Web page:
What the Kerala #TimeYourHug School Should Have Done Instead

Photo Credit: The Quint

Picture this: You see a boy and girl hugging for a ‘long time’ in school. You think it’s inappropriate.

You ask the students to disengage. The boy refuses.

You get enraged at this open act of defiance. You warn them and demand a written apology. Despite both actions, you suspend them.

Students admonished for such behaviour usually internalise the blame and are desperate to make it a distant memory so that they can make it to that gleaming prize on the horizon: the 12th Board Exams.

What the school didn’t take into account is the spirited fight that the young student gave.

The suspended student approached the Child Rights Commission which overturned the suspension. The school then approached the Kerala High Court which ruled that the suspension stands.

Can you imagine – students’ school suspension reaching the Kerala High Court.

And while it isn’t everyday that such cases arise, it is commonplace for students to be subjected to moral policing.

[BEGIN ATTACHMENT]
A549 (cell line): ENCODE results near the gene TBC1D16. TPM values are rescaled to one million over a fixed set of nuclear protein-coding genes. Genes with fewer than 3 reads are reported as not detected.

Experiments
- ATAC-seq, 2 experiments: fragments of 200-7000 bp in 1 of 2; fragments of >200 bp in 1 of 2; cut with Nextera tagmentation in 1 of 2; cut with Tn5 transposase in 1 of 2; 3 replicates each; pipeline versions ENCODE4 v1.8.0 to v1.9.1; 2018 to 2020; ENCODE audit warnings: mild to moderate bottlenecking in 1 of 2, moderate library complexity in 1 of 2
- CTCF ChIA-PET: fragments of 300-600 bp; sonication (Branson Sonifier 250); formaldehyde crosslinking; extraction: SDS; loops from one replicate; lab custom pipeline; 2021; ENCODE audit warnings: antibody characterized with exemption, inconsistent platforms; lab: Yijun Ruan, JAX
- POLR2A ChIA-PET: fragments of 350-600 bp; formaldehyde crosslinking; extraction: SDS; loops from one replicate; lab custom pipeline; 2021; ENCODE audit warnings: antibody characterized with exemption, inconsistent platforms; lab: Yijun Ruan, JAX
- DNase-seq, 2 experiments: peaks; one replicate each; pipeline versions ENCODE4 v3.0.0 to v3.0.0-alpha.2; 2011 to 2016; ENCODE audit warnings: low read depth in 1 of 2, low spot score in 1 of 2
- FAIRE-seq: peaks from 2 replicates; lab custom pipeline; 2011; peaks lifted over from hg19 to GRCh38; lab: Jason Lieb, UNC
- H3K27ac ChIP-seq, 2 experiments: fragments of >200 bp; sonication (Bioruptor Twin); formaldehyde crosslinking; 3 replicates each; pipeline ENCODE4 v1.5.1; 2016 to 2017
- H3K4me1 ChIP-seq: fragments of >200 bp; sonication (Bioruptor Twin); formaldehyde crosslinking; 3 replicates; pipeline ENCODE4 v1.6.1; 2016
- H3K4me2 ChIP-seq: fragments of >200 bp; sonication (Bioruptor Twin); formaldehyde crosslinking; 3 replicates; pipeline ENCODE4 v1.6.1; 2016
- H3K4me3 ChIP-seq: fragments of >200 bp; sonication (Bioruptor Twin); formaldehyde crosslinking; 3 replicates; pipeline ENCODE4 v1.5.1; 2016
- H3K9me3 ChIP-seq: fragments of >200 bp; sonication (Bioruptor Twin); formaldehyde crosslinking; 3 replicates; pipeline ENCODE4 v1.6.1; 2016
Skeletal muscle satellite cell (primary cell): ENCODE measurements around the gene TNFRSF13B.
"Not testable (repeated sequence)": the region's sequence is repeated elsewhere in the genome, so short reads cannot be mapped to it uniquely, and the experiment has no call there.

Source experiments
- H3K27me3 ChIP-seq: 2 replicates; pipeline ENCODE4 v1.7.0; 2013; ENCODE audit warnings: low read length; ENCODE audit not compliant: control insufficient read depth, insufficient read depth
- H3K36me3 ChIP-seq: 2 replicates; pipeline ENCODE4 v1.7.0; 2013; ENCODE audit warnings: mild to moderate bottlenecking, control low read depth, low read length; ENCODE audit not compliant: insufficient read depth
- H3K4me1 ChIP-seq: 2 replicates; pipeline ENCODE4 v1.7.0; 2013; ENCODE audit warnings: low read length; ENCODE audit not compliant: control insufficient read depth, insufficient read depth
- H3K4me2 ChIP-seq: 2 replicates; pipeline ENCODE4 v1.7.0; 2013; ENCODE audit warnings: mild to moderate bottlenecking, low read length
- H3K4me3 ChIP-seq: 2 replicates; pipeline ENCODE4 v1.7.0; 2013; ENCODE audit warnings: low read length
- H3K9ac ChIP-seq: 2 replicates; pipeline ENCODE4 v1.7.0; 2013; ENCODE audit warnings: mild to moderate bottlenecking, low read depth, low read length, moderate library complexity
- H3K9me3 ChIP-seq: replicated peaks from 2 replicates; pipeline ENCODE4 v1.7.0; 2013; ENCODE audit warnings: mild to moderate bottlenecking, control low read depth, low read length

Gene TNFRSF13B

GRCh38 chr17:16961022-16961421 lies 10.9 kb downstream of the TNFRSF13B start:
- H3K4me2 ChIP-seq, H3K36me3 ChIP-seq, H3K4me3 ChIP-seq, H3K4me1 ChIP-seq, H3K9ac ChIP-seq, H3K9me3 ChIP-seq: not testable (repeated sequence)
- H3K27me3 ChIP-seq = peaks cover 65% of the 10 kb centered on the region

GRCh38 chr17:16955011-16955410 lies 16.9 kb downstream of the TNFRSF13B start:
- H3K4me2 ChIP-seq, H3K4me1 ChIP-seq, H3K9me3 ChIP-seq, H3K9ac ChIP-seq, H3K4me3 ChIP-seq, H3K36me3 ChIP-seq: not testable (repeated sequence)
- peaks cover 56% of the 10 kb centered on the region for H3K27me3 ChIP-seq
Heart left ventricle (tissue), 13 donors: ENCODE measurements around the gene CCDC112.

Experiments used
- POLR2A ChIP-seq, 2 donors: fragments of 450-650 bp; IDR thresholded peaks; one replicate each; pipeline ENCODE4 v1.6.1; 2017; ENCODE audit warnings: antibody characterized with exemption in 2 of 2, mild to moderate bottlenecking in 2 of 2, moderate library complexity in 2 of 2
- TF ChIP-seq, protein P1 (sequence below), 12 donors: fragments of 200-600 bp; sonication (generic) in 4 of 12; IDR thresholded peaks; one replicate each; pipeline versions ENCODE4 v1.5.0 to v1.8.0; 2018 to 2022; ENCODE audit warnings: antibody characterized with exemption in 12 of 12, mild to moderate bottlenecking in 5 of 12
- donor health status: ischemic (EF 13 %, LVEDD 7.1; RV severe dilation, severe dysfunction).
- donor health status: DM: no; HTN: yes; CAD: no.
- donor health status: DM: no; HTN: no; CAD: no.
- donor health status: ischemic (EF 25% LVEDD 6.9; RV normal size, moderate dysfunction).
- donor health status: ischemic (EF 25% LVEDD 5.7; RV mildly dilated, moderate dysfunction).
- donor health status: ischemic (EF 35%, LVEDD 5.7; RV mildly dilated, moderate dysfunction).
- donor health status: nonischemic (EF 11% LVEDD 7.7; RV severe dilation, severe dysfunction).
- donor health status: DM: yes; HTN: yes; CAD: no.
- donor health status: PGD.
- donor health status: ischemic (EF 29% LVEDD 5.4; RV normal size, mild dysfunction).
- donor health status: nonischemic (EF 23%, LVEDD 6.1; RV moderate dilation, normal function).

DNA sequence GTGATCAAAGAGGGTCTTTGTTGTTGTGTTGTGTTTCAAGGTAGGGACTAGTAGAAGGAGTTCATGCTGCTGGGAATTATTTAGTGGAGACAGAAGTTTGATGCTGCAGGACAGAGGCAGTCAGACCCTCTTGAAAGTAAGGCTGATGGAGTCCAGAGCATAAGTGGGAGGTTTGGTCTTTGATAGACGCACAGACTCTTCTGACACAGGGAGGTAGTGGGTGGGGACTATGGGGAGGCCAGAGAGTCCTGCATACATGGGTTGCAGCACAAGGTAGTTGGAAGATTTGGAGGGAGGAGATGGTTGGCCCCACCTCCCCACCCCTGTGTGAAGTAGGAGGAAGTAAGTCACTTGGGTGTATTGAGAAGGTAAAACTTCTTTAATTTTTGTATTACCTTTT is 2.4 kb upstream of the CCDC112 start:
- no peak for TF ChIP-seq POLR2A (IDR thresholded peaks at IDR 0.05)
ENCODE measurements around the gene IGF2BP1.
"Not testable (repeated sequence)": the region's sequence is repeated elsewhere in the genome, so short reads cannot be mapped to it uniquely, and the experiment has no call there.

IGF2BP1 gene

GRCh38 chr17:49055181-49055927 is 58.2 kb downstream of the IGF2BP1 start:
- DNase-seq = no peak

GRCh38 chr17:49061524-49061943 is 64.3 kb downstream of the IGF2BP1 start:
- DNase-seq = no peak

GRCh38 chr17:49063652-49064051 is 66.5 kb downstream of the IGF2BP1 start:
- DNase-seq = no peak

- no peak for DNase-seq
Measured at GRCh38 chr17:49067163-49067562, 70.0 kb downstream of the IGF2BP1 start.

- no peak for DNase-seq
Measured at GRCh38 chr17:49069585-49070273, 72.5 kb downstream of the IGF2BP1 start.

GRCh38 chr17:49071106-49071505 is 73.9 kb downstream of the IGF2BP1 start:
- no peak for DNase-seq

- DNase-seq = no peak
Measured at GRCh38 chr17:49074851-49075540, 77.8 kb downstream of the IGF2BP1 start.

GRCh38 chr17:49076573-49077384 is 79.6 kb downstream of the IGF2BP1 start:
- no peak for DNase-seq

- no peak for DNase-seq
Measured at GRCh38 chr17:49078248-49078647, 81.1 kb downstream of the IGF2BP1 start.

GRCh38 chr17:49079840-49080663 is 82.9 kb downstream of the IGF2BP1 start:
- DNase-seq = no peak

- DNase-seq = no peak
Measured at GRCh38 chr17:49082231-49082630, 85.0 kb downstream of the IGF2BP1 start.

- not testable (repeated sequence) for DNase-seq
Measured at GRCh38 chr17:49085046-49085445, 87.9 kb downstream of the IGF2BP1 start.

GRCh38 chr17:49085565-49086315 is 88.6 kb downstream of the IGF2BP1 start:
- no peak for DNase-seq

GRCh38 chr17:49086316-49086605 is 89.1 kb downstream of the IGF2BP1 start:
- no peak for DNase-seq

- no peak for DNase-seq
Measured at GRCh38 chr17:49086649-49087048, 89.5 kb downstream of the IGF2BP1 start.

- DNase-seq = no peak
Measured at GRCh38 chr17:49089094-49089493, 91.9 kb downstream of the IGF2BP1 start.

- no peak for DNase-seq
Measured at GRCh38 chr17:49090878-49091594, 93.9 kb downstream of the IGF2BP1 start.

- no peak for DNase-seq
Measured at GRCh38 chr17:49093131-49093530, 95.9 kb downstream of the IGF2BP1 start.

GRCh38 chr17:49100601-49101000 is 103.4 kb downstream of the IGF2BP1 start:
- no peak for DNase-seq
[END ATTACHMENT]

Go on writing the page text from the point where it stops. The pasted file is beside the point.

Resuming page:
You may ask: why not? Aren’t schools supposed to enforce discipline and guide students?

Yes they do, and they are well within their rights to. But here’s how not to go about it.

How Not To Discipline Students

You DON’T hound teenagers and call them ‘animals in heat’

You DON’T intrude into their private space, using Instagram pictures as proof of ‘depravity’. Colleges/schools have a say about a student’s conduct while ON CAMPUS, not over their personal lives.

You DON’T start a campaign to berate the moral character of young adults.

You DON’T slut shame students and use your collective authority to shut down dissent.

What Schools Should Do Instead

Now picture this: You see a boy and girl hugging, you think it’s inappropriate.

You ask the students to meet you in private, both of them, together – to ensure that the same moral guidelines are applied to both girls AND boys.

You explain to them why you think it’s inappropriate.

You allow them to explain themselves and hear out their questions, if any.

You speak in a non-threatening manner and end things there.

You check in with the concerned students periodically and speak to them again, if necessary.

You will not be seen as weak, if you employ kindness & maturity over draconian measures. A change in approach can go a long way.

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